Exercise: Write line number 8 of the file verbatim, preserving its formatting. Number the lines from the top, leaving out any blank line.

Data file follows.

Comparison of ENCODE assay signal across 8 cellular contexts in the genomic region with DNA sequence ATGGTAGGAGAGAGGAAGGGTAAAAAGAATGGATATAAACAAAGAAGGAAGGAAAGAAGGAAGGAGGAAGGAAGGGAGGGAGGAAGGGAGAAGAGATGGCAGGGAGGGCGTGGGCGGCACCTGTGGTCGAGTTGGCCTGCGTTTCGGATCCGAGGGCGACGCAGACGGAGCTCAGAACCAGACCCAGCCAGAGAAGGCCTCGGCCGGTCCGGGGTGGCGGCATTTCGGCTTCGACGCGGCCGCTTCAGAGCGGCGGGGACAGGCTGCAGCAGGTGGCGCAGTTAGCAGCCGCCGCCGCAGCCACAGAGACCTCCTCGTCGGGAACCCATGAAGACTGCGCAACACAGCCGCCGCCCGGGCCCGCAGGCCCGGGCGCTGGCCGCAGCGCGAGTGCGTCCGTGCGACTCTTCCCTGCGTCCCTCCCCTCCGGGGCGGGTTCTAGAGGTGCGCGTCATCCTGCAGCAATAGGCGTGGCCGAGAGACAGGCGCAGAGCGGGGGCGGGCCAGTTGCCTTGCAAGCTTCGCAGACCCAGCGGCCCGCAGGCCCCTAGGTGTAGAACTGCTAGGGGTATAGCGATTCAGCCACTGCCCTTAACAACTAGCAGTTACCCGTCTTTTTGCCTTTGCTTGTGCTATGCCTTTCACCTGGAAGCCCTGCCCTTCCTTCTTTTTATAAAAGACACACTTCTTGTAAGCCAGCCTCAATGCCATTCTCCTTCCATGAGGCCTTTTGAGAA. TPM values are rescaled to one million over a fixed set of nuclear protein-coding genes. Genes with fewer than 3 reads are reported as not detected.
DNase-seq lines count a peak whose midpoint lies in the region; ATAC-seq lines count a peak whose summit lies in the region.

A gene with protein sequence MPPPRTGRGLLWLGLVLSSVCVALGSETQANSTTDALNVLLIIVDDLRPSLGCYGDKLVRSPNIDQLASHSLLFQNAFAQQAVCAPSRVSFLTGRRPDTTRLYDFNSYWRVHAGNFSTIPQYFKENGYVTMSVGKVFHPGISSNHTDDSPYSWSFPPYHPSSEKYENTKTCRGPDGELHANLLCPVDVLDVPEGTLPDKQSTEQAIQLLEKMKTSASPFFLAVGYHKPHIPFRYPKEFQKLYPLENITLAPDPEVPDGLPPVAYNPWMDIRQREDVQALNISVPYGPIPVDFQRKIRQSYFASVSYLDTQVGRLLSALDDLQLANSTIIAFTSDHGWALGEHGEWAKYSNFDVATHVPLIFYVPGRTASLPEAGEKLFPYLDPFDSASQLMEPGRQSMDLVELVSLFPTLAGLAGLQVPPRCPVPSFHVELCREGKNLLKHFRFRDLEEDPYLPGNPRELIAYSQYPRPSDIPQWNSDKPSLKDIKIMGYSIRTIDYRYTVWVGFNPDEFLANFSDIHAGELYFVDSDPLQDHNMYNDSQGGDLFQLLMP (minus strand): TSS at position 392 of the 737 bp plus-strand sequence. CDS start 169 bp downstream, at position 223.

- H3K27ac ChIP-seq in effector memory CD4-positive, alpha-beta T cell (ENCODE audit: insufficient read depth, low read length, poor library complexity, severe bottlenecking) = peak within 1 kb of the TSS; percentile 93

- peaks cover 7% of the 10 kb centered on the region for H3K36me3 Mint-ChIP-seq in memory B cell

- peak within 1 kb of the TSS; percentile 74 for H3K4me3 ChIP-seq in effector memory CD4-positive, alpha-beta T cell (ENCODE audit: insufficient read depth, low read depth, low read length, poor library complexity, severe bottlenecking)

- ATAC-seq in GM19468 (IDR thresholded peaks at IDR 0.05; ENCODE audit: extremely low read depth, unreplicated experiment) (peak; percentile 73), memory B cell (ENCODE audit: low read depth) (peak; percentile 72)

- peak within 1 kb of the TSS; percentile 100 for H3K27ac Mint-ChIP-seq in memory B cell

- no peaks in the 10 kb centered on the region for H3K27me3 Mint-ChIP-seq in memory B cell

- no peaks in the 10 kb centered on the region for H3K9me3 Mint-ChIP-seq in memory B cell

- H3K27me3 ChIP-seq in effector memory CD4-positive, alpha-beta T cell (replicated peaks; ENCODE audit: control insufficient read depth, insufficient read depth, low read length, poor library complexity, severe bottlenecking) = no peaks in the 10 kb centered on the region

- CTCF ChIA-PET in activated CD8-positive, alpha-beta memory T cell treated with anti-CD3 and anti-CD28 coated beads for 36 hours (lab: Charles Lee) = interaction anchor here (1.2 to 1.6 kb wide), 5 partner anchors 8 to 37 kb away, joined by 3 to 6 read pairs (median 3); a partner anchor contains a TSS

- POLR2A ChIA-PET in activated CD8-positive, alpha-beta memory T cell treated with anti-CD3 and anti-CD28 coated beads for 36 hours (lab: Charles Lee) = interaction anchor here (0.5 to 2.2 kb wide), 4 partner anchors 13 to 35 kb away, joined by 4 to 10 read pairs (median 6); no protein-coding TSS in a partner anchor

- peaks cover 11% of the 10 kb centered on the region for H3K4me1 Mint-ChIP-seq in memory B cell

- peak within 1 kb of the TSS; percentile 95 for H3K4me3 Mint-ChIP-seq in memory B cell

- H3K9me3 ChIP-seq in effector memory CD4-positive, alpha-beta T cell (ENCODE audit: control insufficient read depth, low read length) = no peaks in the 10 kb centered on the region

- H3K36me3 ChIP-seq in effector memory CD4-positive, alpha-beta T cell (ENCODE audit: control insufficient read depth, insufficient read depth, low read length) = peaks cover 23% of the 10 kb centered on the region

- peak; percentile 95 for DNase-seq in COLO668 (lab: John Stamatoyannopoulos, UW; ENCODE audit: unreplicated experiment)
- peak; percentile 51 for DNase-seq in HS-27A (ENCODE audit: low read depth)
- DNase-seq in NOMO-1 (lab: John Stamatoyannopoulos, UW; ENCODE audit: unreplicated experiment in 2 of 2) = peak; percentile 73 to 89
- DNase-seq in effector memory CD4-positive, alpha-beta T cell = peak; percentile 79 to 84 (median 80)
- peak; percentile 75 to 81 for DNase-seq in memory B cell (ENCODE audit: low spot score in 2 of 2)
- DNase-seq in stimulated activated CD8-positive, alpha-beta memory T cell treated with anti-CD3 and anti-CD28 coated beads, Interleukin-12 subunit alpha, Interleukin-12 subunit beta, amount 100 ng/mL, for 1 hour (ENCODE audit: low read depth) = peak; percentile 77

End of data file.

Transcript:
- peak within 1 kb of the TSS; percentile 100 for H3K27ac Mint-ChIP-seq in memory B cell